Botswana was caught off-guard by the European Union blacklisting imposed earlier this year, Minister of Finance Dr. Thapelo Matsheka has said.
Addressing Parliament last week Matsheka said government was concerned that there was no proper consultation before the announcement was made about the imminent blacklisting.
This is despite Botswana rushing over the past year to pass reforms, many of them at lightning speed in anticipation of possible blacklisting by the European Union which unfortunately came to pass in May this year (2020).
The European Union usually spells out to countries what it perceives to be lacking and how it can be addressed before taking drastic measures.
Matsheka said they were also surprised by the failure by the European Commission to appreciate the significant progress made by Botswana in strengthening the Anti-Money Laundering (AML) and Combating the Financing of Terrorism (CFT) legal framework including through implementing the six Financial Action Task Force (FATF) action items which forms the basis for the Commission’s decision.
“Botswana received a correspondence from the Delegation of the European Union dated 6th May 2020 informing us that 13 the European Commission, in exercising its delegated authority, has decided to adopt an updated list reflecting recent developments since 2018 and align it with FATF assessments, and that the updated list includes Botswana,” Matsheka said when delivering a speech on Anti-Money Laundering (AML) and Combating the Financing of Terrorism. Early this year the European Commission published a new list of high-risk third world countries, including Botswana, said to have strategic deficiencies in their AML and CFT systems.
Botswana was among four African countries added by the European Commission to a list of countries that pose financial risks to the European Union due to anti-money laundering and terrorism financing shortfalls.
The three other countries included Ghana, Mauritius and Zimbabwe. The EU said at the time that all countries on the list with the exception of North Korea had pledged to change their rules in order to address the problem.
Banks, and other financial and tax firms are obliged to scrutinize their clients who have dealings with the listed countries.
Companies from the listed countries are also banned from receiving future EU funding.
Consequently, the listing obliges all EU member countries to instruct their financial institutions and other designated non-financial businesses and professions to apply enhanced due diligence when dealing with financial transactions involving Botswana.
The EU published in their Official Journal of June 19, 2020 the decision to blacklist Botswana and the other three countries. The Regulation was to enter into force within 20 days following publication, meaning the blacklisting has now been effected.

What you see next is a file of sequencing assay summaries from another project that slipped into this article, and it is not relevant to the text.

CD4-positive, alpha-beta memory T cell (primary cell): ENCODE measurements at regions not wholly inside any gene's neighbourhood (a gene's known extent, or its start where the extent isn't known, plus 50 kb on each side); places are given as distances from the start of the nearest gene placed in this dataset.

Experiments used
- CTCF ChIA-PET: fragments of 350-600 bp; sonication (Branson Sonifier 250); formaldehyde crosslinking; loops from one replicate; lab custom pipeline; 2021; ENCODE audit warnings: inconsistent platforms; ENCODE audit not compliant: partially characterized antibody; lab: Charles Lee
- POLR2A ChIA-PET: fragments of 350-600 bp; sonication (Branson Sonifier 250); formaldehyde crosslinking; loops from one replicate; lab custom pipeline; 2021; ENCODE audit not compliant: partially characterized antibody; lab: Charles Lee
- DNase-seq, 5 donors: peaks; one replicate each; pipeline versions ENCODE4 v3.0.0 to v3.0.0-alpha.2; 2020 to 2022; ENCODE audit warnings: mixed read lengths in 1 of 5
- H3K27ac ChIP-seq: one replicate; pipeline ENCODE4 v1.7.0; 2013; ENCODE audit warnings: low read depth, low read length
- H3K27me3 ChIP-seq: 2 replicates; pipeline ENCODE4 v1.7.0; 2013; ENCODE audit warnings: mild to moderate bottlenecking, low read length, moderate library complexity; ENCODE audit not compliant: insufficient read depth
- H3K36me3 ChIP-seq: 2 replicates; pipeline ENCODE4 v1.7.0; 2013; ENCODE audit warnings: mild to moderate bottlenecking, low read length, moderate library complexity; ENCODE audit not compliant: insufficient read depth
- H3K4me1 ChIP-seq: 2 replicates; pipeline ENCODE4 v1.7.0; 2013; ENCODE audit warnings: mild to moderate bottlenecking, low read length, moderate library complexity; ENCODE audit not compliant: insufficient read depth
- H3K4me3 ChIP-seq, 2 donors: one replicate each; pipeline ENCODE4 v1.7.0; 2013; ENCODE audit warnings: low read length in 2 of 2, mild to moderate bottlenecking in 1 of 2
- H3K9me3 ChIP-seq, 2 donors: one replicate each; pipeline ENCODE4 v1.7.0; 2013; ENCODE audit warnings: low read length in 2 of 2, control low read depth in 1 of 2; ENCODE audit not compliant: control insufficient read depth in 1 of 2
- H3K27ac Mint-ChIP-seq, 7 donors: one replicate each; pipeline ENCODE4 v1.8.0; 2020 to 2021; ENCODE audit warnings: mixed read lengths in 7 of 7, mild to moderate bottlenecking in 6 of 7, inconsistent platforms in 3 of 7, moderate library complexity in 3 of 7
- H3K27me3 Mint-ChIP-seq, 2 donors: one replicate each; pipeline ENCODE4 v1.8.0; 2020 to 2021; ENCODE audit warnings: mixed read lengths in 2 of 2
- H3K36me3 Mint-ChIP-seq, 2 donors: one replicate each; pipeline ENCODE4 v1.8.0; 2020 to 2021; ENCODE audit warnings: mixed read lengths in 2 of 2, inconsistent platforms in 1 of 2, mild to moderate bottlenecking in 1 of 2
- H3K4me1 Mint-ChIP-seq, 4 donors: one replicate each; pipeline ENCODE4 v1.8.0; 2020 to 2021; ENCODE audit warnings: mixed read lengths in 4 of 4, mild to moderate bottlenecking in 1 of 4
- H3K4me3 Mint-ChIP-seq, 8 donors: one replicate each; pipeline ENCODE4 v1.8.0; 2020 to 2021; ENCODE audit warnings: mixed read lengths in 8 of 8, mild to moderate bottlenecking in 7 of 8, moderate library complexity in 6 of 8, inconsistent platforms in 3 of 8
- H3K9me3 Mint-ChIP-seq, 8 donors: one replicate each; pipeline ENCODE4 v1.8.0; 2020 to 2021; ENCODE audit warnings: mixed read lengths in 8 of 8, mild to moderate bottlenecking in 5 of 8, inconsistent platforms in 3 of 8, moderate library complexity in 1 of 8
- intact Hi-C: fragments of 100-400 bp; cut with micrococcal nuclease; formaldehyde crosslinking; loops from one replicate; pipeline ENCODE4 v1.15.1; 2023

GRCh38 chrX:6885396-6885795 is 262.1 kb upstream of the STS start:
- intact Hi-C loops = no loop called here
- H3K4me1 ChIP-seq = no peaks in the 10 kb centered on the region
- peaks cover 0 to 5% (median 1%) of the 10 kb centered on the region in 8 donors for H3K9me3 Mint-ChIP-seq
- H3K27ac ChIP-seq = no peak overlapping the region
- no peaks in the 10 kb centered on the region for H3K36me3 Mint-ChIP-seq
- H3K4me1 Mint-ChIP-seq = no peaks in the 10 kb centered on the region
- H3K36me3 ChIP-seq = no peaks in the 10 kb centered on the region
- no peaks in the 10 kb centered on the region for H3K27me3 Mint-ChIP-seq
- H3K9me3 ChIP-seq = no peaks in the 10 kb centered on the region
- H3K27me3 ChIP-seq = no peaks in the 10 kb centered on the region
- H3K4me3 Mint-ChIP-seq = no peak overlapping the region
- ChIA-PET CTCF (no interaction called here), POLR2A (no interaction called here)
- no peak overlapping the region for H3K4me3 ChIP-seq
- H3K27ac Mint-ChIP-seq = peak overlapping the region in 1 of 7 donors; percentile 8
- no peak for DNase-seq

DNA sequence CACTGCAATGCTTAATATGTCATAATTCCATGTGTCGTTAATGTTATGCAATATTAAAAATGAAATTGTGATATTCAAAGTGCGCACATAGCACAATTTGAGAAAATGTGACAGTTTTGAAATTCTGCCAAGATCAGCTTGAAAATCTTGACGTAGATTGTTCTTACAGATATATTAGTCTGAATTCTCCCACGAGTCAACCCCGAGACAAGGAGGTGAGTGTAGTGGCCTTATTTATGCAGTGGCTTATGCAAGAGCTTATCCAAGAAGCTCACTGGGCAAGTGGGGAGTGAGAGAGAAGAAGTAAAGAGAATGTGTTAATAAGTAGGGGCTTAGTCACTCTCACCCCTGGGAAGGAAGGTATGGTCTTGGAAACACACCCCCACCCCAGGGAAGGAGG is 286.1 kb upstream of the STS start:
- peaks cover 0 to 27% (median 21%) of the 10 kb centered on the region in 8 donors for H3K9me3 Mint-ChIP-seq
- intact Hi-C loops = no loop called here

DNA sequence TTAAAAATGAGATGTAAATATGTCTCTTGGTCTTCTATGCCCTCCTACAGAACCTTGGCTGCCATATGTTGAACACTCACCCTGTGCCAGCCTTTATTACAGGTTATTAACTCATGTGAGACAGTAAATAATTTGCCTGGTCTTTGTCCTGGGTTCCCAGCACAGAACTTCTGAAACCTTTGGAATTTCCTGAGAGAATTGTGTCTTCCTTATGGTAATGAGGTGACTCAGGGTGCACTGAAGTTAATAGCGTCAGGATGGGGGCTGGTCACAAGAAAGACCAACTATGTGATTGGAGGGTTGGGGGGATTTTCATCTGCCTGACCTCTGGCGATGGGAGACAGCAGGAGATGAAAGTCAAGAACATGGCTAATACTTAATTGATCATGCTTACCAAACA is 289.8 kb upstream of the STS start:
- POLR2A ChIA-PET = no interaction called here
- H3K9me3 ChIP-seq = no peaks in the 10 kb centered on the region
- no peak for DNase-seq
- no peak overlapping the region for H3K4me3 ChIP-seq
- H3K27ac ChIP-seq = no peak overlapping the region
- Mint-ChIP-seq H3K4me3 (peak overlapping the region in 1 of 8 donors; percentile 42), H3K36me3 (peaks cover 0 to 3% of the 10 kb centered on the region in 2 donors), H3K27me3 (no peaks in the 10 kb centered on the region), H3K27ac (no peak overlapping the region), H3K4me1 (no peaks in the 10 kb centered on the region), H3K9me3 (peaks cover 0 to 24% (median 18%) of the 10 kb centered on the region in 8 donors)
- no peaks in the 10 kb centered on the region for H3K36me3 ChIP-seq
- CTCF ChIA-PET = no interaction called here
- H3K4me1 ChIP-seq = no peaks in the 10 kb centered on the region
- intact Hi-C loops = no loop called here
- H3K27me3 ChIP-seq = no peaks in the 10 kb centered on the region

“This decision was communicated to Botswana on 23rd June, 2020. 25. In taking these decisions, the EU Commission relied on a report of the ICRG, which as I have noted is a committee of the FATF,” Finance Minister Matsheka told Parliament.
“However, it is important to note that the 14 shortcomings from the EU’s perspective are its own interpretation of the actions indicated by FATF for Botswana to address strategic deficiencies. For example, FATF action item (i) requests Botswana to conduct a money laundering and terrorism financing risk assessment relating to legal persons and legal arrangements and non-profit making organizations (NPOs).”
Matsheka said Botswana has since taken a number of actions in response to the blacklisting decision. “Apart from issuing of a press statement explaining the EU Commission listing, a Note Verbale was sent to the EU, with an official paper stating the position of Botswana Government. The Minister of International Affairs and Cooperation wrote to all her counterparts in the EU appealing to them to reconsider the decision,” he said.
“The Minister of Finance and Economic Development wrote to the Deputy Prime Minister of Croatia and Minister of Finance, in his capacity of President of the European Council. The Ambassadors of EU Member States were briefed on the position of Botswana and requested to communicate to their respective capitals the information provided to them.”
Matsheka said despite these efforts, the matter could not be resolved in favor of Botswana as the authorities indicated their inability to change the decision as the Commission acted on a delegated authority. The EU Commission, the Minister said, also expressed their inability to change their decision. “It should be pointed out that the continued blacklisting or lifting therefrom of Botswana will solely be based on the assessment process of the FATF.”
Matsheka said Botswana remains committed to the global fight against money laundering and terrorist financing, and will work with all Technical Assistance providers, including the EU to ensure compliance with the relevant regulations.